What Is the Destination Fee for New Cars and Why Has It Risen?
Have you ever read the list of fees that come with the purchase of a new vehicle? There are several additional costs that you may see dealerships adding to the MSRP of the new car that you want. Depending on the make-and-model that you purchase, everything from gap insurance to an extended warranty can add thousands of dollars to your final financing package.
One of those charges that have seen a recent surge in total cost is the destination fee. It used to be $500 or less, but that rate has more than tripled for popular models like the Ford F-150 and the Dodge Ram.
You can still see charges of less than $1,000 for cars like the Fusion or the Fiesta. The Chevy Cruze has a destination fee of $875 as of August 2019.
Any destination charges for a vehicle are not typically negotiable. Even if you arrange to take delivery of your car at the factory, there is an expectation that you’ll pay for this charge. It is also taxable in most jurisdictions.
What Is the Destination Fee?
The destination fee is a charge that represents the cost to deliver a vehicle to the dealership. This cost passes to the consumer upon purchase, and it is not part of the listed MSRP.
It is the same for each make-and-model no matter what the location of the dealership happens to be, so expect to pay the same charge in Phoenix that you would in Boston. Only Alaska and Hawaii are sometimes exceptions to this rule.
What you need to watch for when shopping for a new vehicle in Arizona or where you live is an added delivery fee. Some dealerships tack on something extra above the destination charge, which would mean you would get hit twice for the shipping expenses.
If you see two delivery or destination fees, then ask your dealership to remove the second one.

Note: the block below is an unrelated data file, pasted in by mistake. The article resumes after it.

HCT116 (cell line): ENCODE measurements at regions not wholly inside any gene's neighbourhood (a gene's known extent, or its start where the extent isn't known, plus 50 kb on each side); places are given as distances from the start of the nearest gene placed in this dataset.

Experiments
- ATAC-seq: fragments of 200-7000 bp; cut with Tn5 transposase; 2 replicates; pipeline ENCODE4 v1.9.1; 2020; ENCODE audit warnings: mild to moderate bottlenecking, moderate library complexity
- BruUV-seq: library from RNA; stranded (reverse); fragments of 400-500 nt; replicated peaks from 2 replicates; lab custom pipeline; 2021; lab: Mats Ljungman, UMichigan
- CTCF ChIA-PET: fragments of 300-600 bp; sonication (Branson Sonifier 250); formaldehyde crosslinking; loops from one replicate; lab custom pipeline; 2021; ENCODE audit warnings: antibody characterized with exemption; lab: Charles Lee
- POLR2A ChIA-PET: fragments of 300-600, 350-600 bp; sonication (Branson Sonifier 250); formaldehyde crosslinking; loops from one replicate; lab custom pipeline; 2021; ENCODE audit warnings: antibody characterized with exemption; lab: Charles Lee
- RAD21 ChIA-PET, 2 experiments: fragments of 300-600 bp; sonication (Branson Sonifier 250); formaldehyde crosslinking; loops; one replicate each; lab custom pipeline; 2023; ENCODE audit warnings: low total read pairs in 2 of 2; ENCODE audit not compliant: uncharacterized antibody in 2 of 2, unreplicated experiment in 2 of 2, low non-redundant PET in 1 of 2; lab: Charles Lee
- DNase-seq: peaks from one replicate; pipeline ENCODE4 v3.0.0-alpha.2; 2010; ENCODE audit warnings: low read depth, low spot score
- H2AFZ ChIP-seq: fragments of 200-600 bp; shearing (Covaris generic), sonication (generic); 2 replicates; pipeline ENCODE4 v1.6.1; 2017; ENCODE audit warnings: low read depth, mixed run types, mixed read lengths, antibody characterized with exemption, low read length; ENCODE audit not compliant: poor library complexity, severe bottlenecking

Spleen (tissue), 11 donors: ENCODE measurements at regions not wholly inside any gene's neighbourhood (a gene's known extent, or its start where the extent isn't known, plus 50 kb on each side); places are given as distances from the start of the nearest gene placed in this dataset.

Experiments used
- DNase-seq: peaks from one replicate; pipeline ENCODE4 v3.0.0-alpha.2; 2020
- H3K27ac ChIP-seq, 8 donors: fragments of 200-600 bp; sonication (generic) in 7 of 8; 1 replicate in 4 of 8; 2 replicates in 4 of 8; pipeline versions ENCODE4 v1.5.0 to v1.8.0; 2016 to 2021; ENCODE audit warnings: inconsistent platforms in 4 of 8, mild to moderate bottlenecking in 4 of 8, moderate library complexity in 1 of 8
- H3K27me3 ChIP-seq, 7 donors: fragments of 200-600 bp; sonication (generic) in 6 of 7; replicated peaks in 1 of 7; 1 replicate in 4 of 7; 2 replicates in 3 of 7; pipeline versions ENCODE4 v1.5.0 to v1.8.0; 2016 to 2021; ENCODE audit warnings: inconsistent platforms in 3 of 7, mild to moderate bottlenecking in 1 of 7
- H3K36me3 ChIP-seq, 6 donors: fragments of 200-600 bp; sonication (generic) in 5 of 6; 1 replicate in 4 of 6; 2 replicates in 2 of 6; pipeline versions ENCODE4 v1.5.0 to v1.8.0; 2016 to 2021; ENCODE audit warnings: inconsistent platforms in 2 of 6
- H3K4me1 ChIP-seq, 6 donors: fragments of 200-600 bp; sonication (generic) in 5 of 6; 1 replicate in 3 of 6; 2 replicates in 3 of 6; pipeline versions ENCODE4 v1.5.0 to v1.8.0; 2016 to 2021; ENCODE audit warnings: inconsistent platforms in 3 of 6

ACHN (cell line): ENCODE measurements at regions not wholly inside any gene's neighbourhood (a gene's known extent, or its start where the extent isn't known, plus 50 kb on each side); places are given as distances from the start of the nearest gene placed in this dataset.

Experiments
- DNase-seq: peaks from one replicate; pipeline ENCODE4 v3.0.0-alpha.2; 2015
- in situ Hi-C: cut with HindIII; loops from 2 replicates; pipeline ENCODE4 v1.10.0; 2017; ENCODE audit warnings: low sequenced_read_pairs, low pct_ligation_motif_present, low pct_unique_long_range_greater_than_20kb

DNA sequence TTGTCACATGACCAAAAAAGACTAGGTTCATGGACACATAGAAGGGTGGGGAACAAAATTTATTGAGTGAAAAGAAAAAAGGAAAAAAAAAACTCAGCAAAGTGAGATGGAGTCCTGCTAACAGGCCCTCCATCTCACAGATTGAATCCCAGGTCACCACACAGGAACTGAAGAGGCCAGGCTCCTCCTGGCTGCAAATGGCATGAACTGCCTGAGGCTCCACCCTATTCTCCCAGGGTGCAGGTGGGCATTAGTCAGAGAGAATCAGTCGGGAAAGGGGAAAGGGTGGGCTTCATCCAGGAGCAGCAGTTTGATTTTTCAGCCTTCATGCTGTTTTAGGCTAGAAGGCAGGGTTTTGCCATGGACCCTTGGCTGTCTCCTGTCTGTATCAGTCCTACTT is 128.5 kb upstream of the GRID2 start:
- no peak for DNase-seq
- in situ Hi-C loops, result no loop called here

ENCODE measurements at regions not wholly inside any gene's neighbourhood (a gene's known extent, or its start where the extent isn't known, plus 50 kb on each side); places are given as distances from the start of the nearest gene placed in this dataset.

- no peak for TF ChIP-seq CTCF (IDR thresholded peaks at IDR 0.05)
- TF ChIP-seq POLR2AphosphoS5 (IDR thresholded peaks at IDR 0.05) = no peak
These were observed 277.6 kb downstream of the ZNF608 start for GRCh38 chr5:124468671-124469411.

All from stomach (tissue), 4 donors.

How Is the Destination Fee Calculated?
The destination fee remains the same for all destinations because of how the factory calculates this expense. They will take the cost to deliver a vehicle to the furthest dealership from their location, and then average that expense with what it takes to send that same make-and-model to the dealership closest to the manufacturing site.
As vehicles get larger, the cost to ship them will be more. What has some industry analysts concerned is the fact that between 2013-2019, the fees increased by an average annual rate of 6.2%. Between 2003-2012, the destination charges only rose by 3.3% each year.
Destination and handling are supposed to be a profit-neutral venture. The reason why we are paying more for this line item is due to an increase in insurance costs, electronic logging device compliance, and vehicle maintenance. Higher wages, fewer workers, and a spike in equipment charges are also putting pressure on this cost.
You can save some money on the destination fee by purchasing a smaller vehicle. With the increases in shipping charges caused by outside influences, there is no other way to reduce this expense unless your dealership is willing to negotiate.
This trend is not expected to reverse itself any time soon either.